Josh Trulson is back home.
After 20-plus years of military tours and service, the Britt native has returned to his hometown full-time as a new officer with the Britt Police Department.
The 2000 West Hancock High School graduate has been training for his new civilian law enforcement position during the past month. He has also been taking Southern New Hampshire’s online university coursework for a Bachelor’s degree in criminal justice.
Britt Police Chief Mark Anderson said Trulson will start patrolling sometime in May or June 2021.
"We are happy to announce Josh accepted the position," said Anderson. "We are ready to bring his knowledge and military background back to Britt. Josh grew up in Britt and has a lot of knowledge to provide the department as it pertains to law enforcement, discipline and team work."
Until then, Trulson will be taking about 18 weeks of police academy training at Camp Dodge in Des Moines starting in January. He said the police academy training should include instruction in firearms, law enforcement situations and response, defensive driving, laws and law enforcement.
“So far, I’ve been riding along on patrols and getting a feel for everything after 20 years of military police background,” said Trulson. “I’m looking forward to protecting and serving the hometown that I grew up in, which is really my biggest motivation.”
Following police academy training, Trulson said he anticipates some more in-depth training, including computer orientation. The Britt Police Department has computers in squad cars and also has a K-9 unit, which Trulson said he would have an interest in after he has completed additional training.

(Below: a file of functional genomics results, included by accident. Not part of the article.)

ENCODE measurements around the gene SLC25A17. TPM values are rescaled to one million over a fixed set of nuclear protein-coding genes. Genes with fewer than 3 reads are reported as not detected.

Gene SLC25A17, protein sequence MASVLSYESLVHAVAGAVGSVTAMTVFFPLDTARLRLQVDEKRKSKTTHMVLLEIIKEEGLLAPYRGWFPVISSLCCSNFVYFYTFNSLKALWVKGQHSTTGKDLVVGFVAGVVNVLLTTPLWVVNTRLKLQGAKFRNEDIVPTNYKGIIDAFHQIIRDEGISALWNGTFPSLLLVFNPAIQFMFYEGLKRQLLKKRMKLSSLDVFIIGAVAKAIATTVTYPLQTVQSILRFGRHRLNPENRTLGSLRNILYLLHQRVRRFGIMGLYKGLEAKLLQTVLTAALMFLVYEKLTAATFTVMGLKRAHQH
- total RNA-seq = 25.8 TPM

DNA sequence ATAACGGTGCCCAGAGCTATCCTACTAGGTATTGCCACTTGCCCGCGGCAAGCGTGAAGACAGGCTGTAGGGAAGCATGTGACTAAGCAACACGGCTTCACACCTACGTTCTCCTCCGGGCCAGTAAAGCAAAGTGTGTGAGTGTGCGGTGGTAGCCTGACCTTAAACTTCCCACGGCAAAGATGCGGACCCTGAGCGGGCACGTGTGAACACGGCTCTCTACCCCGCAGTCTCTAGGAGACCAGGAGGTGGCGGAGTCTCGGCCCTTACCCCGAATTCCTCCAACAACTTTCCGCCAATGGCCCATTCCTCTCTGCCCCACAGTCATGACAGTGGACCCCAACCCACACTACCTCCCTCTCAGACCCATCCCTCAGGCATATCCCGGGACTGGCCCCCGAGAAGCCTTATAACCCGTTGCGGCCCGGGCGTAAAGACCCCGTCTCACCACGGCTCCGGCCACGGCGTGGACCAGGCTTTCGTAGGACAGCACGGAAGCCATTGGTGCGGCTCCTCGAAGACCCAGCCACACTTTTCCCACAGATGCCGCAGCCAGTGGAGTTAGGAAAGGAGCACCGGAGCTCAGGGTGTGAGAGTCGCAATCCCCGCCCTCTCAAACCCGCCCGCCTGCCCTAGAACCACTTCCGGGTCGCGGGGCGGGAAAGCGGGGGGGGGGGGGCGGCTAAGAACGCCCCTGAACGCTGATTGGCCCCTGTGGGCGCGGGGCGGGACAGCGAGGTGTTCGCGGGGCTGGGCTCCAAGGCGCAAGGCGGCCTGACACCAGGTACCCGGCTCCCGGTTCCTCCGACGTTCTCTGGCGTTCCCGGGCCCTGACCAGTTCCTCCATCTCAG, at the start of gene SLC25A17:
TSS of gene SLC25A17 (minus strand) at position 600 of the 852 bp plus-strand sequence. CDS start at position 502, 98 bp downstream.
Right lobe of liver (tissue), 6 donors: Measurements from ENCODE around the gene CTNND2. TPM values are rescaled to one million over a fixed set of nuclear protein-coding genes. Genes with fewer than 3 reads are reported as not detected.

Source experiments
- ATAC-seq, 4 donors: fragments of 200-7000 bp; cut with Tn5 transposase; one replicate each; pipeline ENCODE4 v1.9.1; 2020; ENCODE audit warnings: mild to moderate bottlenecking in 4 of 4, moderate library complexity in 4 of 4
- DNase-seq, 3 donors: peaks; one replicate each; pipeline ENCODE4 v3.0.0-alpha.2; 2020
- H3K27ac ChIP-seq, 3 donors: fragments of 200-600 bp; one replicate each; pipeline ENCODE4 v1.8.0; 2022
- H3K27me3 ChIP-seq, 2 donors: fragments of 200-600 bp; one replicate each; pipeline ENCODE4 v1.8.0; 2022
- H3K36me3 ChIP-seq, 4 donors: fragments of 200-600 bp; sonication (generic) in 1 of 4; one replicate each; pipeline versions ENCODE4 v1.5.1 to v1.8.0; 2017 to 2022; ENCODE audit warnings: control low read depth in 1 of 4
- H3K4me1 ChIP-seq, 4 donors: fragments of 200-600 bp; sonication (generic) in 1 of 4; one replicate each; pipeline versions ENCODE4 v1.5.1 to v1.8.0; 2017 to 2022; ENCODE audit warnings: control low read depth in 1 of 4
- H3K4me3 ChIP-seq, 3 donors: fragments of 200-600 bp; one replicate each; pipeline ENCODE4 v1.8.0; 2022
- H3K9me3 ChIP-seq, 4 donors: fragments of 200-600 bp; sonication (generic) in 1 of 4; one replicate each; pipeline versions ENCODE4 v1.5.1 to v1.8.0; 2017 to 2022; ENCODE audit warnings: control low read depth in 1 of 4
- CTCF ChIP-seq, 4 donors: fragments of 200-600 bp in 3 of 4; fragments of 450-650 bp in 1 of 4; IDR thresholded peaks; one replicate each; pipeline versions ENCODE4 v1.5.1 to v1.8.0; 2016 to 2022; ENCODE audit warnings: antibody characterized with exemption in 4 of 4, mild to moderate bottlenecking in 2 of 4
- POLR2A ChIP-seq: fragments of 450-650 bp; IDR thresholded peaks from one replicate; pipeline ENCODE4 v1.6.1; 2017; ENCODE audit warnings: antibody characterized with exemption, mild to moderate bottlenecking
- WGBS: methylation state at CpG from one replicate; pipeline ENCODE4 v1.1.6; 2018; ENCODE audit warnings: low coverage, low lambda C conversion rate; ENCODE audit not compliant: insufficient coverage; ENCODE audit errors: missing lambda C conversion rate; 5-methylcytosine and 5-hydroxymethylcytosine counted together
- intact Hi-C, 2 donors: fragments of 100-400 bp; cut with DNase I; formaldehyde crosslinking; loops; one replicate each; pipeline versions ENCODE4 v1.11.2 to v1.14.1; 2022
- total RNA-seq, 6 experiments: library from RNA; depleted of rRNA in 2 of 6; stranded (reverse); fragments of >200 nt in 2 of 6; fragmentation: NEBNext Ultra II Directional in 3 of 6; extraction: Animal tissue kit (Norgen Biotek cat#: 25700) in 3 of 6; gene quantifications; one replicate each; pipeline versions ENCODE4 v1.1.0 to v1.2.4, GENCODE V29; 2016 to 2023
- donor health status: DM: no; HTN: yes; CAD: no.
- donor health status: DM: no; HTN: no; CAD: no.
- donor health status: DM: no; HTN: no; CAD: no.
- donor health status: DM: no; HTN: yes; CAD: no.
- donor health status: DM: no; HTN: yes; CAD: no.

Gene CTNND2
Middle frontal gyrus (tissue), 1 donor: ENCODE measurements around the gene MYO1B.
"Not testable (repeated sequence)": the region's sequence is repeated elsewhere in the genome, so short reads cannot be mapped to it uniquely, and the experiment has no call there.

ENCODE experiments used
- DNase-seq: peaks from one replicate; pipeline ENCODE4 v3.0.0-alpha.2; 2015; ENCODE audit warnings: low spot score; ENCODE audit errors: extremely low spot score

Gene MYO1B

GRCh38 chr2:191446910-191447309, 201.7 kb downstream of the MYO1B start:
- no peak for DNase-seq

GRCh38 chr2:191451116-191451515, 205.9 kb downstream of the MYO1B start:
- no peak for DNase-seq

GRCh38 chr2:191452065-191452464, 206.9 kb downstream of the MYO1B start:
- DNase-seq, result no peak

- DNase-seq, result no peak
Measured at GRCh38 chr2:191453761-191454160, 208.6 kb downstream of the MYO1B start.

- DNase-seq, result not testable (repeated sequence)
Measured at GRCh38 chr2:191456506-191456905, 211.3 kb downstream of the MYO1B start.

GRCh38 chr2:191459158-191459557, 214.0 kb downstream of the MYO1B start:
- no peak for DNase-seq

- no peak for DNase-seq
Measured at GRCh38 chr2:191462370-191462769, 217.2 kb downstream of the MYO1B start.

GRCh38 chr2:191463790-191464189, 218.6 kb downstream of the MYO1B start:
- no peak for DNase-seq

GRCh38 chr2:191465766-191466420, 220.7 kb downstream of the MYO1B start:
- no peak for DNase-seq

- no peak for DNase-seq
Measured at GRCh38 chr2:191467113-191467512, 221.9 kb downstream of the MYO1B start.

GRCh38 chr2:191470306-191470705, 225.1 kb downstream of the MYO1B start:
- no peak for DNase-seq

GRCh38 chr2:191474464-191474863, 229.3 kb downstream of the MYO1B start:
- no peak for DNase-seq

Following high school, Trulson served in the U.S. Army reserves for the Pocahontas reserve unit. He undertook basic training in August 2000. He served tours of active duty in Iraq in 2005 and 2006, as well as in Afghanistan in 2009, 2010, and 2014. He worked in the Military Police Investigation (MPI) section for many years.
“Learning civilian law compared to military law will be the biggest difference and largest learning curve for me,” said Trulson.
He said that sometime after the Iraq tour, his reserve unit transitioned from port security to a military law enforcement/law and order unit. Soldiers in the unit guarded ports, had frequent gate duty, conducted patrol, policed traffic, and completed investigations. Trulson described the investigative work of the MPI section to detective work in the civilian world.
The Britt native said he was called to duty shortly after the 9/11 bombings of the World Trade Center towers in New York City. His unit served initially in North Carolina. He noted that, ironically, the Pocahontas unit was one of only two Army port security reserve units at the time, with the other unit being New York. His reserve time also included volunteer duty in Cuba in 2012 with the Ames Army reserve.
Trulson and his wife, Jordana, reside in Garner, and Trulson’s daughter, Madison Moller, is a 16-year-old Pocahontas High School student.
Rob Hillesland is community editor for the Summit-Tribune. He can be reached at 641-421-0534, or by email at email@example.com.